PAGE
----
Our University.

Our Future.

Our Plan.

Our Mission
To educate others and ourselves and to learn through doing so, thereby improving the world.

Our Identity
A civic institution proud of its urban character, driving growth and vibrancy for the city, the region, and the globe.

Our Vision
That research, teaching, and learning together create a positive culture of higher education.

Our Guiding Principles
Excellence, ambition, engagement, collegiality, resourcefulness, resilience, agility, diversity.

Our University. Our Future. Our Plan

Strategic Partners

We create and maintain mutually beneficial relationships with partner cities, private and public companies, and universities from around the world.

Key challenges

Making a difference in complex areas of challenge, understanding difficult problems which require an interdisciplinary and collaborative approach and delivering timely and effective solutions in the real world.

Identifying new supporters for research and teaching and new opportunities for students to learn, which benefit scholarship and help partners achieve their aims.

Developing partnerships rooted in understanding need, and responsive to the communities we serve locally, nationally and globally.

Image credit: © Rolls-Royce | Flickr.com – Advanced aerospace disc manufacturing facility |
All Rights Reserved

Our values

Collaboration that is key to learning, purposeful in its partnerships, with a global perspective, and with direct input from the beneficiaries of scholarship.

Mutually beneficial relationships that create change we cannot achieve alone.

Quick and effective response to opportunities and partnerships which match our aims and areas of strength.

Support of talented people who seek new ways of developing or applying scholarship in association with relevant partners.

Our strategy

Identify and develop large-scale partnerships with tier-one organisations in line with our strategic priorities and shared values.

Focus on collaboration in areas of strength, promoting teaching and research activities that could not happen otherwise.

Ensure our partnerships have demonstrable and sustainable purpose

Our University. Our Future. Our Plan

Strategic Partners

We will attract strategic partners, public and private, from around the world, who will benefit from the unique capabilities we have to offer – providing a better learning experience for our students and world-class research collaborations which have real impact locally, nationally and internationally.

We will be purposeful in deciding on and maintaining mutually beneficial relationships with partner cities, companies and universities. We will contribute to the local economy by enabling our local small and medium-sized enterprises to become part of international supply chains: harnessing global strength to drive the regional economy by attracting multinational companies and partners to our region.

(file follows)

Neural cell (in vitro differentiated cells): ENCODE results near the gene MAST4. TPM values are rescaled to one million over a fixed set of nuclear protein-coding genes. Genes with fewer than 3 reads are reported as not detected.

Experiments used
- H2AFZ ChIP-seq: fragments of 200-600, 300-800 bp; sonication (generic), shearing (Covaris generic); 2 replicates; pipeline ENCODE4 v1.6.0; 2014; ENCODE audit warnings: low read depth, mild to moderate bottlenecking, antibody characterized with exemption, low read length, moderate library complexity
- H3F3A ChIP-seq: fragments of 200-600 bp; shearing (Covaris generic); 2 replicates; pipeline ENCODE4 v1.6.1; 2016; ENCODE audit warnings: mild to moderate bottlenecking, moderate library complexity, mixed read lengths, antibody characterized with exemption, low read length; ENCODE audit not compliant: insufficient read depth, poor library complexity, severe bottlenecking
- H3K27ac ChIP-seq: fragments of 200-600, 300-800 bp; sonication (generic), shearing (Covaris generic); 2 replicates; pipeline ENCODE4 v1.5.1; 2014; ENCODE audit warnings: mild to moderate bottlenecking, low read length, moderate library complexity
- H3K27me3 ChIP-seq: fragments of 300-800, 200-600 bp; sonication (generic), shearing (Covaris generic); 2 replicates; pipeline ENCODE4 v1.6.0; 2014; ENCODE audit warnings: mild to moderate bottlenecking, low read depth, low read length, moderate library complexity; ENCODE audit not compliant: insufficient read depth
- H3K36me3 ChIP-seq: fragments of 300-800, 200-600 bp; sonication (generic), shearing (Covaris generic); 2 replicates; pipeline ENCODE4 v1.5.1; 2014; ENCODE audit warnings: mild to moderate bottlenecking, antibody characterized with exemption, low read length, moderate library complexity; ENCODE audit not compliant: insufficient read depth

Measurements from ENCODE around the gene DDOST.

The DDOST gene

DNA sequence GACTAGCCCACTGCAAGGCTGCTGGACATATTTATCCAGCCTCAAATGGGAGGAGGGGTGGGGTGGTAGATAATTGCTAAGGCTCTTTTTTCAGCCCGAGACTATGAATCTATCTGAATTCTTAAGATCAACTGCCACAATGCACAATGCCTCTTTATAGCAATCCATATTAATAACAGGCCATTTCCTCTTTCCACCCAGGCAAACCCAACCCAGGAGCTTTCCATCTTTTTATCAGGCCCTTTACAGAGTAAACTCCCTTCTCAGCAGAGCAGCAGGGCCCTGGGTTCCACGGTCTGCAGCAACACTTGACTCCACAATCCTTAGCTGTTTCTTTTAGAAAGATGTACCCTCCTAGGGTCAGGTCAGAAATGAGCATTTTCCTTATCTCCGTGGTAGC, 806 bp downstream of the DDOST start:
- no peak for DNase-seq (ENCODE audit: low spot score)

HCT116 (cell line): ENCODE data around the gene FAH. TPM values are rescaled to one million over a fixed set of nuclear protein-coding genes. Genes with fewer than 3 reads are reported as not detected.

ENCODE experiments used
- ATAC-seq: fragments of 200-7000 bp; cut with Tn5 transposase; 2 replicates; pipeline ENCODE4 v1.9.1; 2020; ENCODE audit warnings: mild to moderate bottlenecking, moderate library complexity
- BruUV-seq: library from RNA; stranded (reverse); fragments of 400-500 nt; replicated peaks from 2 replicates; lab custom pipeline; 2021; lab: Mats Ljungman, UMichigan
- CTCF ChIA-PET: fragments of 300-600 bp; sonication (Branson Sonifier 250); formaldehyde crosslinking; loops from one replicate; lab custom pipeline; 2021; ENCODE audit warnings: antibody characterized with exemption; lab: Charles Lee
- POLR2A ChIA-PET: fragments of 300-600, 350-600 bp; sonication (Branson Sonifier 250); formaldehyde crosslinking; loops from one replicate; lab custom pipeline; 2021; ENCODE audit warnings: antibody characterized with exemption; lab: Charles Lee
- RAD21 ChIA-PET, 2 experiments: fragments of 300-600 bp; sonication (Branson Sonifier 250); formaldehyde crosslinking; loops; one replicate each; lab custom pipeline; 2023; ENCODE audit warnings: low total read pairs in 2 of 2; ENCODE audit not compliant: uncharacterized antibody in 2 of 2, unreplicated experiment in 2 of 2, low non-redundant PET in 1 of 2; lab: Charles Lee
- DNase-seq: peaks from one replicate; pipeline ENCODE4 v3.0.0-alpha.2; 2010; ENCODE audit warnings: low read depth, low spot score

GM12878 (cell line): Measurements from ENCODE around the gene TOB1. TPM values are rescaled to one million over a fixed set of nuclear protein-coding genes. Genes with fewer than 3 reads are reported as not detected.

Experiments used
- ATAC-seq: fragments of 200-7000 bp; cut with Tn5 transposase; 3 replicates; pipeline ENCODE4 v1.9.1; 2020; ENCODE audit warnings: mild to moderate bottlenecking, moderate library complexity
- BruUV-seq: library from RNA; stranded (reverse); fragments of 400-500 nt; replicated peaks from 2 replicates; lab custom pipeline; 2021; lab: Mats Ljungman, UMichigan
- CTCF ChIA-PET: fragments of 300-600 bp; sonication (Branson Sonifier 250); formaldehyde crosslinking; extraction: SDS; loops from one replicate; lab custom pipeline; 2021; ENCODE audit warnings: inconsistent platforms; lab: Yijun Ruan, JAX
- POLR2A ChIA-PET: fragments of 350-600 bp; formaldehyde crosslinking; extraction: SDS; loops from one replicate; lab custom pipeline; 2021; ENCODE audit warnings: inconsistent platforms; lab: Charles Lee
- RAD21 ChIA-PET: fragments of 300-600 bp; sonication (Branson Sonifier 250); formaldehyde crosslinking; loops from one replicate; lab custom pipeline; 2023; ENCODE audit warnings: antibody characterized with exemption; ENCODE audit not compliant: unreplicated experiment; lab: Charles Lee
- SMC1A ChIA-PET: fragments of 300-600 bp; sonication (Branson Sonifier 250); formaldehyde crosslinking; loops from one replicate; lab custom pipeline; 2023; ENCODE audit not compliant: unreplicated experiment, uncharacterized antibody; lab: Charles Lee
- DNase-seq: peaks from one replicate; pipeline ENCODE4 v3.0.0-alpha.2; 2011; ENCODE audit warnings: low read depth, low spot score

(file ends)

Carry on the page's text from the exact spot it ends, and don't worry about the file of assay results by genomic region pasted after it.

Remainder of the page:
As a partner of choice for major companies and leading institutions, we believe that our partners should remind us of our sense of purpose and keep us focused on the need for our work in the wider world; help us ask better and more challenging questions which we can only answer together; ensure that we are close to the people we exist to serve; create opportunities for our students and academics to engage in more dynamic and relevant scholarship; and make projects possible without depending on decreasing public funding.

Our global purpose requires a partnerships strategy that will sustain a world-class learning and research environment, and so we will carefully and diligently select a few key institutional strategic partners where long term goals and risks are shared.

However, we will also facilitate individual partnerships that bring sustainable intellectual, academic, and developmental rewards. We will seek industrial, research, international and policy partners, recognising that each brings different benefits, and we will critically evaluate all potential partnerships, whether with other universities, non-academic bodies, or private sector providers, to ensure a system of shared values.

The right national and international partnerships will enable us to develop teaching and research activities that could not happen otherwise, and each will extend our global reach and reputation. They will have identifiable benefits, such as advancing leading research, increasing recruitment, diversifying our student body, providing opportunities for student mobility and placements, and improving conditions and standards.

We will work closely with local and regional partners without being in any way parochial, drawing on our international reputation and strengths to be a leading voice in establishing the economic and intellectual importance of the North of England. This will help make real the promise of a rebalanced UK economy that draws on the industrial, human and intellectual possibility of our region.

“Siemens is proud to be working with the University of Sheffield since 2009, leading the field in the development of the next generation of wind turbine direct drive generators at the Siemens-Sheffield Wind Power (S2 WP) Research Centre.
“It is invaluable for Siemens Wind Power to be able to access the University’s world-class expertise and facilities and to sponsor PhD students and research at the University. This has culminated in the creation of the Siemens/RAE Research Chair to which Professor Zhu has been appointed as the academic director of the S2 WP research centre.
With our joint commitment to excellence, it is a partnership that works extremely well.”

Clark MacFarlane
Managing Director, Siemens Wind Power and Renewables UK
Alumnus of the University of Sheffield

“Sheffield is one of the greenest cities in Europe, but our green spaces are not evenly distributed and are particularly scarce in the central area.
With the help of Professors Nigel Dunnett and James Hitchmough from the School of Landscape and its own award winning landscape team, the city has begun a programme of reclaiming derelict land and redundant road-space to create meadows, rain gardens and pop-up parks in the city centre known as the Grey to Green Project.
This 1.3 km corridor, the largest of its kind in the UK, is helping to attract investment, improve living environments and mitigate flood risk. It marks a new level of collaboration between the University and the Council, combining regeneration and applied research on a significant scale.”

Simon Ogden
Head of City Regeneration, Sheffield City Council

Case Study

Made in Sheffield:
the next generation of McLaren supercars

Our Advanced Manufacturing Research Centre (AMRC) brings the F1 legend to Sheffield for a partnership that will create over 200 jobs.